Employer liability can become an even greater issue if the management team fails to make prompt and reasonable attempts to correct the problem, and a complaint is filed with the EEOC.

Civil Lawsuit for Supervisor-Caused Hostile Work Environment

In 1986, the United States Supreme Court ruled in a case that established the standards for determining when an employer would be held liable for sexual harassment, which is a violation of the Title VII of the Civil Rights Act of 1764.

After being fired from her job for excessive use of sick leave, bank employee Mechelle Vinson was sexually harassed by the Vice President of Meritor Savings Bank, Sidney Taylor, and that he had coerced her into engaging in sexual relations with him while at work.

Vinson filed a civil lawsuit against Taylor and the bank, seeking an injunction against terminating her employment, as well as compensatory and punitive damages. In her civil lawsuit complaint, Vinson claimed the two had engaged in sexual intercourse more than 40 times, and that her superior touched her in public, and that he had raped her on more than one occasion.

Because Vinson felt that acquiescence was necessary to keep her job, she claimed that the sexual harassment created a hostile work environment. She claimed, in her complaint, that the VP’s behavior violated the Civil Rights Act of 1964, and that she was entitled to damages against both the defendant and the bank itself. The court disagreed, however, and denied Vinson’s claim, ruling that the sexual relationship was voluntary, and had no actual influence on her employment status with the bank. The court also noted that, because the bank had been unaware of the behaviors, it could not be held liable.

Vinson appealed the ruling, claiming that the Vice President’s actions did indeed create a hostile work environment which violated her civil rights. The appellate court reversed the trial court’s decision on the basis that, if Vinson was made to believe that tolerating sexual harassment was a condition of her continued employment, the fact that it was voluntary was made irrelevant.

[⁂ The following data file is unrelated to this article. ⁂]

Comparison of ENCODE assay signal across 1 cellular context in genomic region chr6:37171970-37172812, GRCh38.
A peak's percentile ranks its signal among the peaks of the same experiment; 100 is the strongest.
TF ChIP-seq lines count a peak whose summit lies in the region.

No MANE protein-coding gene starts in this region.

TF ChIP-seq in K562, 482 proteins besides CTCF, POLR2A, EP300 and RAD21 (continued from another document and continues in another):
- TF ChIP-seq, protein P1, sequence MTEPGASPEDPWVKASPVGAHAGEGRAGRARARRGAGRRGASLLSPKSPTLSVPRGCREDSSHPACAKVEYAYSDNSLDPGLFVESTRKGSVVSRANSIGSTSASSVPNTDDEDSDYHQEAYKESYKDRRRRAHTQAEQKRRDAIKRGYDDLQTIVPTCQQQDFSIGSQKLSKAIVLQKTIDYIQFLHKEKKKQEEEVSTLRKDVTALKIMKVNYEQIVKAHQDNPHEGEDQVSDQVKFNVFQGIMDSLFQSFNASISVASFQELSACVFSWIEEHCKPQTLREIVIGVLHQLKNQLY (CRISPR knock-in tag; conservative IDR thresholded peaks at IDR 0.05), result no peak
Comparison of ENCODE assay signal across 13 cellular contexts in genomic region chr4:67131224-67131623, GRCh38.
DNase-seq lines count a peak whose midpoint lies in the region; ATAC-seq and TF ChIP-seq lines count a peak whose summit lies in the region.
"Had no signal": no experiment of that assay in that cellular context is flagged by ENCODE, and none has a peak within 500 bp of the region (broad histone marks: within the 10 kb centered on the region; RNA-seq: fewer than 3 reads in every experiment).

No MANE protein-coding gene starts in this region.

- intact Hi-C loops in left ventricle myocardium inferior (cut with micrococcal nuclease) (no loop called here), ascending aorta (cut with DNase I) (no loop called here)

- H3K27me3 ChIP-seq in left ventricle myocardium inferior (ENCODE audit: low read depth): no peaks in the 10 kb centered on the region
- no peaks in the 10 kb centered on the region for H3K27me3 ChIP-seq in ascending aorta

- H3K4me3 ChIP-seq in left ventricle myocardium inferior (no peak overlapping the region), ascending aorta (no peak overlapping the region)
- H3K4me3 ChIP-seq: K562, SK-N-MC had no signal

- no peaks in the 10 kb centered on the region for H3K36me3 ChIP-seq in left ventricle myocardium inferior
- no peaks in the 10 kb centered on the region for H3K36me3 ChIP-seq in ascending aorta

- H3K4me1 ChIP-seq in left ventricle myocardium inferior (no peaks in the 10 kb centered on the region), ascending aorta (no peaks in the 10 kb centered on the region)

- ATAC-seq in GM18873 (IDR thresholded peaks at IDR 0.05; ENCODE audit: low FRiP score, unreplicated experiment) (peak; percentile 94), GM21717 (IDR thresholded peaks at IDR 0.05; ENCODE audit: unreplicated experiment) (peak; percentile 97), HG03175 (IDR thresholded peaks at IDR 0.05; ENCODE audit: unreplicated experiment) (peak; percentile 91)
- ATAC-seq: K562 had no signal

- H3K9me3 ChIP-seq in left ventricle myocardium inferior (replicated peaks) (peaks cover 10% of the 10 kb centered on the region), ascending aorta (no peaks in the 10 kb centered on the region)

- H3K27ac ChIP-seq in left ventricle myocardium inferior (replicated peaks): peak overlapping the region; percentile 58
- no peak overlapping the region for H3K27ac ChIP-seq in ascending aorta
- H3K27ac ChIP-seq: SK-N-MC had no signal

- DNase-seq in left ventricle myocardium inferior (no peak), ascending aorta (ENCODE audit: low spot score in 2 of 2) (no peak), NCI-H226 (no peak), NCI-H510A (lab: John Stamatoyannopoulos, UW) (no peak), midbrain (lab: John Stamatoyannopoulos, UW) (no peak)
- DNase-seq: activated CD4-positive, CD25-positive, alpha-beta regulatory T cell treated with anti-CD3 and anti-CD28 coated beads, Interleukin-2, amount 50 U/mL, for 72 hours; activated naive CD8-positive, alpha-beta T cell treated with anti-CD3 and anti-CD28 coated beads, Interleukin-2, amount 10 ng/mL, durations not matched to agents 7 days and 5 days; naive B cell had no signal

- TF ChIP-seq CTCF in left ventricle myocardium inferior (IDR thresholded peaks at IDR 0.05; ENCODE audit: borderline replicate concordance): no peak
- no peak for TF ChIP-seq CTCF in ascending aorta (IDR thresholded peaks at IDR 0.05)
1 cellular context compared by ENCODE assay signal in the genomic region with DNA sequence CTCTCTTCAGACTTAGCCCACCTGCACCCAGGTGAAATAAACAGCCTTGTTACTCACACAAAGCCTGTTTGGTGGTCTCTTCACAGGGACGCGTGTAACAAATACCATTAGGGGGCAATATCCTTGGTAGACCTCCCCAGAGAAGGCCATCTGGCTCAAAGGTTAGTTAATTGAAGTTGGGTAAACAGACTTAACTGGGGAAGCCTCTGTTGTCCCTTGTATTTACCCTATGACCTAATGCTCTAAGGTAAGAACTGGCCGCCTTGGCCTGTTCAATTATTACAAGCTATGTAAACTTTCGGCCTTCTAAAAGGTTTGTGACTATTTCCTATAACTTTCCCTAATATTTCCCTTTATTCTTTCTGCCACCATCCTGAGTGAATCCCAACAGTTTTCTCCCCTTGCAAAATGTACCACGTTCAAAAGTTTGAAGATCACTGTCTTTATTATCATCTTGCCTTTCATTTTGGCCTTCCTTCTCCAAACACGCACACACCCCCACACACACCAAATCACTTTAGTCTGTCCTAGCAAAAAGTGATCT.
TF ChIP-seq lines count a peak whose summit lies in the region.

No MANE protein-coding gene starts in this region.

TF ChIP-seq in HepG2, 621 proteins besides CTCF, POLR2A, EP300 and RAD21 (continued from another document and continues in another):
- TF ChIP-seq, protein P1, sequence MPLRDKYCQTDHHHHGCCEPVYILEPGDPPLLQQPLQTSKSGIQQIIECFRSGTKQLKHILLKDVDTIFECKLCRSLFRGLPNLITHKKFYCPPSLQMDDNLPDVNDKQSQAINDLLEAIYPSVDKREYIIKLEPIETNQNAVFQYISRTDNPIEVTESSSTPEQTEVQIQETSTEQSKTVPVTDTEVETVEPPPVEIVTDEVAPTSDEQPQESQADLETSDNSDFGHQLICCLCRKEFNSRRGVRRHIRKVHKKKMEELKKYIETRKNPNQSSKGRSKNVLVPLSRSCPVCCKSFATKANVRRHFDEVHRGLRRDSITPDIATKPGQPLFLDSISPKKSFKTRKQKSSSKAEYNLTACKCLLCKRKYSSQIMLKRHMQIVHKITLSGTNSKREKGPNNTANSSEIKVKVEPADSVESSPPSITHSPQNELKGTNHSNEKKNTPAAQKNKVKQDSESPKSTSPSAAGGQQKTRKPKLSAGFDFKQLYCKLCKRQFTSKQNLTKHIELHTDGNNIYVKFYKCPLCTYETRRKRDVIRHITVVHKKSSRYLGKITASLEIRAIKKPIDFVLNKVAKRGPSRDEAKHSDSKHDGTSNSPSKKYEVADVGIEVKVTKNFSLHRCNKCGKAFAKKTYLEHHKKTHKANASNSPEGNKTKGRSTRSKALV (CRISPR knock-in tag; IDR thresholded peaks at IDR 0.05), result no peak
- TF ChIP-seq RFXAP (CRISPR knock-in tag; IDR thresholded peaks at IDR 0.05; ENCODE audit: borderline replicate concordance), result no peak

The bank then appealed the matter to the U.S. Supreme Court, asking the Court to render a decision on whether a hostile work environment was a form of discrimination under the Civil Rights Act of 1964, and whether the Act is limited to “tangible economic discrimination” in the workplace.

After careful review, the Court held that their job was to strike out discrimination and unequal treatment of men and women in the workplace. It also pointed out that the EEOC produced guidelines that specified actions considered to be harassment in violation of Title VII of the Civil Rights Act of 1964, even if those actions did not lead to economic injury.

The court determined that plaintiffs can establish that a violation of the Act occurred “by proving that discrimination based on sex has created a hostile or abusive work environment.” Such a burden of proof can be met by proving that:

  • The behavior created a hostile work environment
  • The behavior was unwelcome
  • The behavior was severe, or it was pervasive
  • The behavior was based on the plaintiff’s gender

 Related Legal Terms and Issues

  • Authority – The right or power to make decisions, to give orders, or to control something or someone.
  • Civil Law – The body of law dealing with criminal offenses and their punishment.
  • Civil Lawsuits – A lawsuit brought about in court when one person claims to have suffered a loss due to the actions of another person.
  • Damages – A monetary award in compensation for a financial loss, loss of or damage to personal or real property, or an injury.
  • Defendant – A party against whom a lawsuit has been filed in civil court, or who has been accused of, or charged with, a crime or offense.
  • Discrimination – The practice of unfairly treating different categories of people, especially on the grounds of ethnicity, national origin, gender, race, religion, and sexual orientation.
  • JurisdictionThe legal authority to hear legal cases and make judgments; the geographical region of authority to enforce justice.
  • Plaintiff – A person who brings a legal action against another person or entity, such as in a civil lawsuit, or criminal proceedings.
  • Trial – A formal presentation of evidence before a judge and jury for the purpose of determining guilt or innocence in a criminal case, or to make a determination in a civil matter.
  • Victim – A person who is injured, killed, or otherwise harmed as a result of a criminal act, accident, or other event.